TCB Seminar

“A POTENTIAL ROLE OF GLUCOCORTICOID METABOLISM BY GUT MICROBES IN ESSENTIAL HYPERTENSION”

Asst. Professor Jason Ridlon
Animal Sciences
University of Illinois
Unknown Location

Monday, April 17, 2017
3:00 pm
3269 Beckman Institute

Abstract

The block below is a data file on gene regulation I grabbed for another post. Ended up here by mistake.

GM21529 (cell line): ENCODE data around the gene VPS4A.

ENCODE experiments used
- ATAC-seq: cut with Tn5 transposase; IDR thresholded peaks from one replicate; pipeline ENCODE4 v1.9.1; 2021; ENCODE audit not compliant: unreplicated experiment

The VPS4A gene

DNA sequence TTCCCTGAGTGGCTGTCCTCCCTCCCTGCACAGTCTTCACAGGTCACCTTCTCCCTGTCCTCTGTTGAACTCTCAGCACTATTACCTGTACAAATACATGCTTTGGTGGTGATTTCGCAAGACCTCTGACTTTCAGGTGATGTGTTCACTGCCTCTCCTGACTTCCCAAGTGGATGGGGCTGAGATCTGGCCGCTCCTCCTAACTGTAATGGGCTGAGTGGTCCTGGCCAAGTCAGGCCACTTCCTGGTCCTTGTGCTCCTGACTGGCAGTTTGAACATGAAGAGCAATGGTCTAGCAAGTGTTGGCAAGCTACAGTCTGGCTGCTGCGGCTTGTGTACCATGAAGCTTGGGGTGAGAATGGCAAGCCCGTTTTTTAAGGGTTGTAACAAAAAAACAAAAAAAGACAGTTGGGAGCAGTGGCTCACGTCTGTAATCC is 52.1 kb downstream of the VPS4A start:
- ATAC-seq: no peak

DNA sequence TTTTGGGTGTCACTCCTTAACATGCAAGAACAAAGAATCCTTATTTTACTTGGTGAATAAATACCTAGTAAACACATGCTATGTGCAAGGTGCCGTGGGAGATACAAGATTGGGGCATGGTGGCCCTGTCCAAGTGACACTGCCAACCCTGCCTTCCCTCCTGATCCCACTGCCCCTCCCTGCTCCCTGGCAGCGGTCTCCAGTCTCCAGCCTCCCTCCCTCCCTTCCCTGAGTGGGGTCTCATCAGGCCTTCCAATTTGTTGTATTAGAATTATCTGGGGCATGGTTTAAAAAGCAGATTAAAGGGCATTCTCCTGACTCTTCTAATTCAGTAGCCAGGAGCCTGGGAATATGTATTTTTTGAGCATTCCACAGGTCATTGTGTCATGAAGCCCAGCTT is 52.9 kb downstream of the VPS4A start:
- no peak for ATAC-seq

The gastrointestinal microbiota is now viewed as a virtual metabolic organic. This complex microbial organ has endocrine function, including the generation of steroid hormones reabsorbed by the host. Many of the genes encoding enzymes involved in steroid biotransformations are unknown or poorly characterized. We have identified a bacterial gene cluster responsible for steroid-17,20-desmolase which converts host glucocorticoids to androstanes and androgens. These steroid metabolites are known inhibitors of renal 11β-HSD2, an enzyme whose function is to protect the mineralocorticoid receptor from cortisol. Inhibition of 11β-HSD2 may lead to essential hypertension in some individuals, as evidenced by ingestion of licorice root whose active ingredient, glycyrrhizin, is a potent 11β-HSD2 inhibitor, causing hypertension. Recently, we have determined the structure and made substantial progress toward the catalytic mechanism of an enzymatic “switch” that regulates androstane formation by gut microbes. We have identified potential probiotic gut bacteria which may be useful in preventing formation of pro-hypertensive steroids.